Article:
The tip of the lower toothless beak was slightly curved upwards. For grinding plant food, it had hundreds of molars.
Saurolophus’ hind legs were clearly longer and stronger than their front legs. In addition, it was able to move on two and four legs.


6. Oviraptor

The first oviraptor to be discovered had a crushed skull and was lying on a nest of fossilized dinosaur eggs. The eggs belonged to an herbivore called Protoceratops. At the time of its death, the oviraptosaur was probably trying to steal the eggs to eat, and since its skull was crushed, it may have been caught and killed by an adult Protoceratops. Oviraptosaurs probably also ate berries and insects, as well as scavenging on the carcasses of dead animals.

oviraptorid skull

Head crests Different oviraptosaurs had differently shaped crests. A modern bird, the cassowary, has a crest to butt its way through the forest undergrowth. Perhaps oviraptosaurs used their crest for a similar purpose.


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7. Olorotitan

The large hatchet-like hollow crest dinosaur Olorotitan was a hadrosaurid.
This Lambeosaurine-related hadrosaurid was 26 ft (8 m) in length, and the Olorotitan discovery of its fossils made clear that they had a hatched skull and a long tail just like most hadrosaurids.

Olorotitan skull

Olorotitan had a distinctive head crest that rose up from the top and back of the skull and pointed backwards in what has been called a hatchet shape. The crests on lambeosaurine hadrosaurids are thought to have served a similar purpose as the horns and frills of ceratopsian dinosaurs in that they would allow an individual to recognize others of its own species from similar dinosaurs as well as being colored to reveal the vitality of the individual. However it is also possible that the hollow structure of the crest may have acted as a resonating chamber to affect the sound of its calls.


8. Tsintaosaurus

Tsintaosaurus is yet another addition to the Lambeosaur family’s list of controversies: discovered in 1958 in China, the fossil had an unwieldy bone sticking out from an odd angle. This was dismissed as being a sliver of the skull that had been moved out of place at some stage during its fossilization.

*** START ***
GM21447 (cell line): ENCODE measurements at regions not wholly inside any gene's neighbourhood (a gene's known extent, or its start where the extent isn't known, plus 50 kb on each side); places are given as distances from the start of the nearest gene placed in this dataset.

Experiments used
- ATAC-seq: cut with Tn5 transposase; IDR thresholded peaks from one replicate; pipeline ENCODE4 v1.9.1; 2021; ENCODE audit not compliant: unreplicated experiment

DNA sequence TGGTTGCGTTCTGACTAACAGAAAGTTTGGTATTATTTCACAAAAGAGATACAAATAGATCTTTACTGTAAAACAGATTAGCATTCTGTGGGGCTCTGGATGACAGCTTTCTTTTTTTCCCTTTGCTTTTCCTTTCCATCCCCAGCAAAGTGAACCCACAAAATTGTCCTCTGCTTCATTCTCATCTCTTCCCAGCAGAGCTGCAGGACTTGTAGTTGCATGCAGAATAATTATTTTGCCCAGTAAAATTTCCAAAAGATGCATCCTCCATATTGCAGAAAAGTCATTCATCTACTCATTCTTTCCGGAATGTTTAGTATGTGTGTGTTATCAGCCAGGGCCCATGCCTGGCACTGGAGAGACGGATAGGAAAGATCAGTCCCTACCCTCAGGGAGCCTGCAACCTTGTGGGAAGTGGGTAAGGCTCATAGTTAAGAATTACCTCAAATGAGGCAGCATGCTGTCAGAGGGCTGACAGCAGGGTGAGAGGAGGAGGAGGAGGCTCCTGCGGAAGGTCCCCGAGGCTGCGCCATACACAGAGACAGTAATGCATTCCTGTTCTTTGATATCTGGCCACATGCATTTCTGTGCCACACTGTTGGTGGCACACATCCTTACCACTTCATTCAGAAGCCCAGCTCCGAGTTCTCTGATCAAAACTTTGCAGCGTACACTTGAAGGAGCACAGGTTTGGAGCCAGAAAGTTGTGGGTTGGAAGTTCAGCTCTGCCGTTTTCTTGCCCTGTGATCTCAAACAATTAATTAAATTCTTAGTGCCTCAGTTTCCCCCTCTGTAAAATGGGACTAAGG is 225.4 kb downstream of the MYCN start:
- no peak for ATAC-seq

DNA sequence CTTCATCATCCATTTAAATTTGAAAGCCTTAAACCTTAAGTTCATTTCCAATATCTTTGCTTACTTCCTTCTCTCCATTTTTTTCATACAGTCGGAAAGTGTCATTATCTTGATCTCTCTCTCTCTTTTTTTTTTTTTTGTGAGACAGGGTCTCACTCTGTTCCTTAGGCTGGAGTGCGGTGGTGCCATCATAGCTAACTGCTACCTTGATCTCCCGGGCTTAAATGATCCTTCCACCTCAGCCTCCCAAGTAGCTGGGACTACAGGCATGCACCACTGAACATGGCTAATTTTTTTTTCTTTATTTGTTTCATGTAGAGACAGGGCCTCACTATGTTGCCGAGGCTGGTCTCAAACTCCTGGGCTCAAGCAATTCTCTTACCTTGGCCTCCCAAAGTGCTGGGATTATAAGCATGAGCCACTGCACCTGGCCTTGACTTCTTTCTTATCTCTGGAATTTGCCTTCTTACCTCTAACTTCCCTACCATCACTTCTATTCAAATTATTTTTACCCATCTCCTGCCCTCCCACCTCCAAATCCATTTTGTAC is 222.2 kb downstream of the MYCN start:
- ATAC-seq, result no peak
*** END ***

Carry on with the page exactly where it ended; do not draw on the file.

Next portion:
tsintaosaurus skull

Its bill, so characteristic of the hadrosaurs, was thin in comparison to other dinosaurs, it had a body very similar to the likes of Parasaurolophus, a well-known member of the Lambeosaur family. Of the scientists who argue that Tsintaosaurus did have a horn-like crest, these are divided into smaller groups who argue about the purpose of the crest. The one favourable theory is that the crests were highly coloured & were used for identification concerning gender within the herd or status. It may have flushed with blood when the dinosaur was confronted or scared. Another is that the crest, being hollow, was used to make loud sounds by amplifying air blown through from the throat.


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9. Corythosaurus

Corythosaurus is a member of the planting-eating, duck-billed dinosaur family that is sometimes referred to as hadrosaurs. It had a toothless, wide beak and hundreds of teeth in the back part of its mouth that it used for grinding tough plants to mush. Like other duckbills, it was a herd animal that traveled in large groups. Fossils of this dinosaur are sometimes found together with other plant-eating dinosaurs, which leads scientists to believe that different types of plant-eaters grouped together to feed, drink and maybe even migrate (moving from one area to another).

Corythosaurus skull

It is most famous for its helmet or half-dinner plate-like crest. It is known from remains belonging to at least twenty individuals. The crest is similar to the helmets worn by ancient Corinthian warriors; this resulted in its name. The crest grew until adulthood and was likely used as a mating ritual ornament. There appears to be gender differentiation regarding the size of the crest, with males having a larger crest.

animatronic Corythosaurus

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10. Monolophosaurus

Discovered in 1981 in the Wucaiwan member of the Junggar Basin in the Shishugou Formation in Xijiang, China, Monolophosaurus was a medium-sized tetanurae theropod dinosaur that stalked the area during the Mid Jurassic period. Meaning “Single-crested Lizard,” Monolophosaurus had a rounded crest over its head that would’ve been brightly colored and used to attract members of the opposite sex as well intimidate rival males.

monolophosaurus skull


Monolophosaurus skeleton